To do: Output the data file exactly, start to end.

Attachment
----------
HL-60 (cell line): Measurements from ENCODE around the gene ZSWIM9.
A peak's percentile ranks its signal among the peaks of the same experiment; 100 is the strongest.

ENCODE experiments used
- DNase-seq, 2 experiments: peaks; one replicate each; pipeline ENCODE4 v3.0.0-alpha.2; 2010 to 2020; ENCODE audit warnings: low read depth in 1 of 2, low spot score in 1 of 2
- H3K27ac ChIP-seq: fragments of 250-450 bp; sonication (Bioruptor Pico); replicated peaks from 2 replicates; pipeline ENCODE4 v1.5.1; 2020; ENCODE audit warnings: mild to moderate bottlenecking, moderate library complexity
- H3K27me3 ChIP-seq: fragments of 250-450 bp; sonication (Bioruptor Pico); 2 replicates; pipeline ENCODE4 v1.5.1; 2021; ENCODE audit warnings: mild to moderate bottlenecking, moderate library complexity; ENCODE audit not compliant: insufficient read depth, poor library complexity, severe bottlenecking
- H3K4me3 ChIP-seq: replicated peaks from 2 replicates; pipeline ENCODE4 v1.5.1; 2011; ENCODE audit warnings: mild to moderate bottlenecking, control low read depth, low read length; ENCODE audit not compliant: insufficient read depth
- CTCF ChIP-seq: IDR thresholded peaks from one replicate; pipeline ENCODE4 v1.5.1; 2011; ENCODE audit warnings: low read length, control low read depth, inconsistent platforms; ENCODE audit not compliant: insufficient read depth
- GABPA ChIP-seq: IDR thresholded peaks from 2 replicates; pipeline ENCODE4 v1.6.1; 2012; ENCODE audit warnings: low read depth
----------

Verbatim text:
HL-60 (cell line): Measurements from ENCODE around the gene ZSWIM9.
A peak's percentile ranks its signal among the peaks of the same experiment; 100 is the strongest.

ENCODE experiments used
- DNase-seq, 2 experiments: peaks; one replicate each; pipeline ENCODE4 v3.0.0-alpha.2; 2010 to 2020; ENCODE audit warnings: low read depth in 1 of 2, low spot score in 1 of 2
- H3K27ac ChIP-seq: fragments of 250-450 bp; sonication (Bioruptor Pico); replicated peaks from 2 replicates; pipeline ENCODE4 v1.5.1; 2020; ENCODE audit warnings: mild to moderate bottlenecking, moderate library complexity
- H3K27me3 ChIP-seq: fragments of 250-450 bp; sonication (Bioruptor Pico); 2 replicates; pipeline ENCODE4 v1.5.1; 2021; ENCODE audit warnings: mild to moderate bottlenecking, moderate library complexity; ENCODE audit not compliant: insufficient read depth, poor library complexity, severe bottlenecking
- H3K4me3 ChIP-seq: replicated peaks from 2 replicates; pipeline ENCODE4 v1.5.1; 2011; ENCODE audit warnings: mild to moderate bottlenecking, control low read depth, low read length; ENCODE audit not compliant: insufficient read depth
- CTCF ChIP-seq: IDR thresholded peaks from one replicate; pipeline ENCODE4 v1.5.1; 2011; ENCODE audit warnings: low read length, control low read depth, inconsistent platforms; ENCODE audit not compliant: insufficient read depth
- GABPA ChIP-seq: IDR thresholded peaks from 2 replicates; pipeline ENCODE4 v1.6.1; 2012; ENCODE audit warnings: low read depth